ANOMALISA is a sad, sometimes funny story about loneliness and petty, ugly human nature. If I told you it had some bizarre, seemingly unfilmable premise then that would all add up to tell you it was a Charlie Kaufman film, but it actually doesn’t have that. It’s just about a guy who travels to Cincinatti to speak at a convention and the night he spends at a hotel. Nothing crazy. It’s mostly very realistic, a frank look at relationships between men and women. It’s animated, though.
It’s all done in a beautiful and unique form of stop motion. Other than being made with small materials it’s almost entirely an attempt at naturalism, no cartoonish stylization at all. One exception is that they left the seams between the mouth and eye sections, which in other movies done with this technique such as PARANORMAN or THE BOXTROLLS were digitally removed. But this is a Charlie Kaufman movie so pretty much everything that seems a little strange – those seams, the androgynous facial structure of most of the characters, one actor providing most of the voices – turns out to be intentional and thematic.
We could compare this to Wes Anderson’s THE FANTASTIC MR. FOX as another unusual stop motion feature that fits naturally into the filmography of its live action auteur. But that one emphasized the hand-made-ness, showing off the imperfections in animating fur, using cotton balls for clouds and puffs of smoke. ANOMALISA miraculously mimics human intimacy in rubber.
I wonder what this says about that “uncanny valley” theory? In computer animation it can be harder to accept more realistic characters than stylized ones, because the closer it gets to the real thing the more you notice that it’s not quite right. Nobody would see this and almost fall for it being live action, so maybe that’s why it works. But they are amazingly life-like – even down to having pores in closeups – without giving me the creeps.
But I think maybe the most incredible thing about it on a technical level is how exactly they can re-create the feel of a hotel room or an airport inside a miniature model. You know you’re looking at a facsimile but you feel like you’re inside a real hotel.
Anyway, I think people will love it. It will become another Hot Topic merchandising juggernaut like NIGHTMARE BEFORE CHRISTMAS I bet.
It’s Kaufman’s smallest movie. Get it, because it’s models. Seriously though, it’s very intimate, not that many locations, mostly confined to a few characters at a bar or in a hotel room, talking. This is because it was originally written for a series of live reads, a one-time performance like a radio play with live music by Carter Burwell. You know, kinda like the show they put on in the popular movie RADIOLAND MURDERS.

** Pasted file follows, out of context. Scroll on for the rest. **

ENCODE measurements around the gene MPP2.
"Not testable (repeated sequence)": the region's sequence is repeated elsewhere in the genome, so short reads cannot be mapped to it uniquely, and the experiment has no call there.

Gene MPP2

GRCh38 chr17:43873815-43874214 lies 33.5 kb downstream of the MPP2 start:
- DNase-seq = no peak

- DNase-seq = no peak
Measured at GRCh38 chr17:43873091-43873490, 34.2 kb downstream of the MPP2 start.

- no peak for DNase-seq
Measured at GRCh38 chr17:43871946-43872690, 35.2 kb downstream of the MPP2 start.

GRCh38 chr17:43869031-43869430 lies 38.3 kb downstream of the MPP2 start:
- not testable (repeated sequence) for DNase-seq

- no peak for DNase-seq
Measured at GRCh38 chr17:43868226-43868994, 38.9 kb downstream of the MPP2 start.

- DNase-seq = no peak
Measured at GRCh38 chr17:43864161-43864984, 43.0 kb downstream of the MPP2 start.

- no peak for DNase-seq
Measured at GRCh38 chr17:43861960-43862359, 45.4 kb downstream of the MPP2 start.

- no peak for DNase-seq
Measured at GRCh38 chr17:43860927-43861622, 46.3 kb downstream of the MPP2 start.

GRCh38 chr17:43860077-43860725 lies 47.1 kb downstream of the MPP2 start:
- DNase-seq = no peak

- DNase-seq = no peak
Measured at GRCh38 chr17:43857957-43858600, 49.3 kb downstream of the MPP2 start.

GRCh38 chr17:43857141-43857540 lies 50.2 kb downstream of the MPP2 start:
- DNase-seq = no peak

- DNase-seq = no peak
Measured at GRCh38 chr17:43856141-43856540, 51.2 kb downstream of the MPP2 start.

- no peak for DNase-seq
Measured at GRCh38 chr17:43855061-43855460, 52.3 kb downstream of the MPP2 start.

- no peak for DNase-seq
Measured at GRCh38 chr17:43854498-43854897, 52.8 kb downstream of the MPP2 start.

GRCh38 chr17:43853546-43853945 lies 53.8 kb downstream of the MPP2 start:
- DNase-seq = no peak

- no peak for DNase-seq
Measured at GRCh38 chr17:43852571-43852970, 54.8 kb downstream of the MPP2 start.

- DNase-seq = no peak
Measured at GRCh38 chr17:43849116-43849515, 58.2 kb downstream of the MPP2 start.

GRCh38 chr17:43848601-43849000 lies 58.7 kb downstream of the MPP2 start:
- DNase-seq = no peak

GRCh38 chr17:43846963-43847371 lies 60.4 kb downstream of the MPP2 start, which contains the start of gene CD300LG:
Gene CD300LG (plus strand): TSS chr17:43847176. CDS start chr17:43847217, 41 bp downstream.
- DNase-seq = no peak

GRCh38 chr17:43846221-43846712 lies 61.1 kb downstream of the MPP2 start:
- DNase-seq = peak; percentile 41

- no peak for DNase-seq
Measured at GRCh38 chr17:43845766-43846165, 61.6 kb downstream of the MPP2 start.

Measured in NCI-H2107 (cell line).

Producer Dino Stamatopoulos (known as “Starburns” on Community, but also creator of the cartoon Moral Orel) saw the live read and convinced Kaufman to turn it into an animated movie. Kaufman co-directed with animator Duke Johnson. But I think since he conceived it for this “sound play” medium he didn’t feel the pressure to come up with a grand concept like he would for a movie, which is probly good because how could you get grander than SYNECHDOCHE, NEW YORK? I don’t think there’s room on the earth for a concept bigger than that. So this time he just made a story about how men treat women.
Weirdly, with these puppets they managed to make one of the more realistic sex scenes ever in a movie. They’re normal people, a little chubby, but not in a comical way, they’re awkward and nervous, but into it. It’s not exaggerated or used as a joke about bad sex, and it’s not comical-because-it’s-not-real like the puppet sex in TEAM AMERICA. It’s just a sex scene.
The trouble comes afterwards. Michael (David Thewlis, THE ISLAND OF DR. MOREAU) is a nationally known expert on customer service, and his life seems to be about pretend relationships. He meets Lisa (Jennifer Jason Leigh, MIAMI BLUES) and sees her as a one-of-a-kind dream girl, while we can see that, while nice, she has nothing that should impress him. And after they decide (incorrectly) that they should spend their lives together, Kaufman brilliantly illustrates the exact moment when the magic/delusion wears off.
It’s all on Michael. This fuckin guy needs to learn to recognize his tendency to project miraculous wonderfulness onto random women and then punish them for not living up to it. Between his wife and broken-hearted ex we can see the trail of women he must’ve made assumptions about, fallen stupidly for, won over and then immediately got bored of. The women he read too much into.
Man, Kaufman is good at making characters who are terrible and don’t know it. Sometimes he makes you ask, “Wait — am I terrible?”
ANOMALISA is an absolutely unique movie. It was actually partly funded by Kickstarter, so thank you anybody who contributed to that. I appreciate it. It has also become the first R-rated movie nominated for the best animated feature Oscar. I’m sure kids would love it though and I look forward to many sequels like with ICE AGE, DESPICABLE ME, KUNG FU PANDA, HOW TO TRAIN YOUR DRAGON and etc.
VERN has been reviewing movies since 1999 and is the author of the books SEAGALOGY: A STUDY OF THE ASS-KICKING FILMS OF STEVEN SEAGAL, YIPPEE KI-YAY MOVIEGOER!: WRITINGS ON BRUCE WILLIS, BADASS CINEMA AND OTHER IMPORTANT TOPICS and NIKETOWN: A NOVEL. His horror-action novel WORM ON A HOOK will arrive later this year.